We’ve all seen them around on game days. They are decked out from head-to-toe in team colors and garb. They may have a tattoo of the team logo on their arm or leg. Their family pet or even first-born child is named after the coach or team mascot. They are season ticket holders, regardless of where the team ranks preseason. I’m not talking about credit union members…not yet anyway.
Die-hard fans. Creating an organizational culture is about cultivating your existing relationships with members and turning them into die-hard fans of your credit union. Moreover, it is equally as important to foster an internal culture – creating a compelling context within which employees can work and thrive, and members can feel really good about how their financial lives are being managed.
We all want our members and employees to be such die-hard fans of the credit union that they tell anyone and everyone about how much they love your credit union. However, your staff needs to have that die-hard team spirit first, or members are not going to follow suit.
As a die-hard Kentucky Wildcats basketball fan, I can tell you that the feeling I get when I go to Rupp Arena to see a game is unparalleled by any other experience. However, that experience is not accidental. Kentucky has created a compelling context within which that rabid, passionate culture can grow and thrive. They’ve been very intentional about building a specific and identifiable culture.
But it isn’t just being there that makes the experience special. Just like word-of-mouth is the best form of marketing for your credit union, sharing the experience of watching a UK basketball game with my dad - and thousands of other screaming fans - is what it is all about. No amount of money spent on marketing campaigns is going to garner that type of return or experience.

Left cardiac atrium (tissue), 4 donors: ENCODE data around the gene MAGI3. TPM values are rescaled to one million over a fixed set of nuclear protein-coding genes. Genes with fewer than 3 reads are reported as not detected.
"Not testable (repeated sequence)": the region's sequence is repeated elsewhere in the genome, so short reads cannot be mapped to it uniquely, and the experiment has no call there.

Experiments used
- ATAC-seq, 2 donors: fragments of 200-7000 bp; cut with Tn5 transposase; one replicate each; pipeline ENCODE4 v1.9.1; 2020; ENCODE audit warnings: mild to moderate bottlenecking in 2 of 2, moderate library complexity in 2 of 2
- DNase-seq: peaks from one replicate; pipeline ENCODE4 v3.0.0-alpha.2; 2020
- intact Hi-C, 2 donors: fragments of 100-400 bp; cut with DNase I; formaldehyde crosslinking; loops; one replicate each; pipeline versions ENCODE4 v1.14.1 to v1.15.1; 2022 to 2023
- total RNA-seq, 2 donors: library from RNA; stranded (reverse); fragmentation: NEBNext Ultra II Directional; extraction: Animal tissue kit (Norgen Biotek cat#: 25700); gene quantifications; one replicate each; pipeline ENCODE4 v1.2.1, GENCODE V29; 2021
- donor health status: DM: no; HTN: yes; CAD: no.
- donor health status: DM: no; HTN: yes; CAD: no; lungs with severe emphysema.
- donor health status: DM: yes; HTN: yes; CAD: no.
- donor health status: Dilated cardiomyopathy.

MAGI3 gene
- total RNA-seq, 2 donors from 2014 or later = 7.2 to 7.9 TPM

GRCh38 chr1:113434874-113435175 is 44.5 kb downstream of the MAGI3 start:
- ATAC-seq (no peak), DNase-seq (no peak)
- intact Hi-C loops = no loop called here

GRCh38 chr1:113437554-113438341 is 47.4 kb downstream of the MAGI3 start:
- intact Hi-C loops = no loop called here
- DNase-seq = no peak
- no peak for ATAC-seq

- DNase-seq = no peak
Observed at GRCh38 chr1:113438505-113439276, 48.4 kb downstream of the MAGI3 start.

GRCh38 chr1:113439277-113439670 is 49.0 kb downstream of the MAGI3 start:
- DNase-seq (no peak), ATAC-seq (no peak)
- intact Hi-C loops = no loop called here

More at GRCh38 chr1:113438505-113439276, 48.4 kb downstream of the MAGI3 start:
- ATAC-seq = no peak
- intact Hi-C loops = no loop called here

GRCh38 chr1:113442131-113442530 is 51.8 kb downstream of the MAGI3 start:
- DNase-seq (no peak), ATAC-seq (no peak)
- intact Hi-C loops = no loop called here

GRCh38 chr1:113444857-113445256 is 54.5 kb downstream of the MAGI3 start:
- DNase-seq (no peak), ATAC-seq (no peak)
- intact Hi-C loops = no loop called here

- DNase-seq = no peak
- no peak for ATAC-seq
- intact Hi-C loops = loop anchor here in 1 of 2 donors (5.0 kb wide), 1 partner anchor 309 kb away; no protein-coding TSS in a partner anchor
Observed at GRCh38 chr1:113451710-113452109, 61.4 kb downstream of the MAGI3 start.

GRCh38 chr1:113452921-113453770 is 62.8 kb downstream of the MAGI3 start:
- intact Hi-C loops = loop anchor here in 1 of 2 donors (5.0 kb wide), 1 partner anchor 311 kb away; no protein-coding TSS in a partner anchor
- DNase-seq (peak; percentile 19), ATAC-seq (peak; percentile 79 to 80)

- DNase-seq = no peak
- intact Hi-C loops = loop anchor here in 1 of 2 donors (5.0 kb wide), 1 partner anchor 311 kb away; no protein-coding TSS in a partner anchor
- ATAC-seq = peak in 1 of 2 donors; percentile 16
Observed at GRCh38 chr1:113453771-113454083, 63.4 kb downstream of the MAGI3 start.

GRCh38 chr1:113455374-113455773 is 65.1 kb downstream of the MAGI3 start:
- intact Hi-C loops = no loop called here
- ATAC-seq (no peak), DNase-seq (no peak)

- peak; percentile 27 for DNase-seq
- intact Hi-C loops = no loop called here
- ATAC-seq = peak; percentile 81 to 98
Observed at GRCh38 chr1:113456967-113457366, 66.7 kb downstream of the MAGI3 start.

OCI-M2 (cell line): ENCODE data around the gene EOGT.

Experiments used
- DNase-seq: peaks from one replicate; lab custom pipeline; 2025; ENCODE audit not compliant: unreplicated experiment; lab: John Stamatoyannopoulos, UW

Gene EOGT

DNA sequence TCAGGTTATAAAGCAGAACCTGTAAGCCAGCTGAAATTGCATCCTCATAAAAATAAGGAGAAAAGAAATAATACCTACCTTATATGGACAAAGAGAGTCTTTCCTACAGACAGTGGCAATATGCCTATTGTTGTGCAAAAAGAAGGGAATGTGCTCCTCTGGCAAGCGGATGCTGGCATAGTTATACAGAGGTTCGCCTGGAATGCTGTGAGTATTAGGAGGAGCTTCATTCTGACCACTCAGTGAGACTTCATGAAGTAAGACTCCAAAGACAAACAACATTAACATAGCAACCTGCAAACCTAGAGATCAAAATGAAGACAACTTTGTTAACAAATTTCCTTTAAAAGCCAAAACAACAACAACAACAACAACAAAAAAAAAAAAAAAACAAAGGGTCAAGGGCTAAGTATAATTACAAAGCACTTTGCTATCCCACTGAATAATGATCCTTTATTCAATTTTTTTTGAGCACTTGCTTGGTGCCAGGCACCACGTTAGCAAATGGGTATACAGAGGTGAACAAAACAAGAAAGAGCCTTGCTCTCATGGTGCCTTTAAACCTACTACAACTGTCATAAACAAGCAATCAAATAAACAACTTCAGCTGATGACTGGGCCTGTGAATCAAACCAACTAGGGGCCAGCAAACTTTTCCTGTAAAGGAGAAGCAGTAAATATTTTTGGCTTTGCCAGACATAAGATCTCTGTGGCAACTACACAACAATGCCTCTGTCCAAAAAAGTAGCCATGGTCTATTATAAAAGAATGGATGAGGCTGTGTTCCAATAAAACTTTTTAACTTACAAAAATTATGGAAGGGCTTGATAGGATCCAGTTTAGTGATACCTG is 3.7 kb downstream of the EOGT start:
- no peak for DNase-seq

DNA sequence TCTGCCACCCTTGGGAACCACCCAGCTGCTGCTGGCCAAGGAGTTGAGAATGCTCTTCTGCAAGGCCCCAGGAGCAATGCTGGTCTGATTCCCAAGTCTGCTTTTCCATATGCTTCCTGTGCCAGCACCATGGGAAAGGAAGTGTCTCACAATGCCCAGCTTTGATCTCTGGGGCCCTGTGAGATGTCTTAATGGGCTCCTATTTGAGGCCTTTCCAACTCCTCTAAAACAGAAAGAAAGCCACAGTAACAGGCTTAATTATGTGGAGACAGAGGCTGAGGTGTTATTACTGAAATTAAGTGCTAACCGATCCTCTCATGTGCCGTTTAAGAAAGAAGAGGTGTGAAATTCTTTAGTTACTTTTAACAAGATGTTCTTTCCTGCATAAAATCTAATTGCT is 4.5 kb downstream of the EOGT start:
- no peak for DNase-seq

We need to ignite the passion within our members and employees. As our core values state, we want them to be passionate about their credit union, their work, and the credit union movement. Companies like Starbucks, Apple, Cadillac, Zappos, and many others have done that very thing within their respective industries and they stand out in the marketplace because of it. That passion begins with culture.
Cul-ture [kuhl-cher] noun: the attitudes and behavior that are characteristic of a particular social group or organization.
Over the next several weeks, we are going to have a discussion about developing an organizational culture, which ultimately drives the achievement of your credit union’s strategic goals.
So let’s explore the first element of my project - Culture Standards - and how they are a blueprint for cultivating those die-hard and passionate fans.
Members First Credit Union’s Culture Standards include:
- Our Vision – “To be the ultimate financial services provider delivering the best experience to our members.”
- Our Core Values
- Members First Brand Expectations (written from survey results within our membership and staff surveys – what they can expect from the Members First brand)
- Member Expectations (what members can expect from Members First)
- Employee Expectations (what we expect from employees of the credit union)
- Specific (re-written) Job Descriptions for each employee
- Member Bill of Rights (based on what our members told us about what financial freedom means to them at the credit union)
While Culture Standards aren’t going to directly create die-hard fans of your members, they will make die-hard fans out of your employees, which is a vital first step in developing your credit union’s organizational culture. In one of my next blog posts, I will talk specifically about the ways in which we have cultivated our internal culture with the staff and show examples of their “die-hard” fan spirit.
Until next time…GO CATS!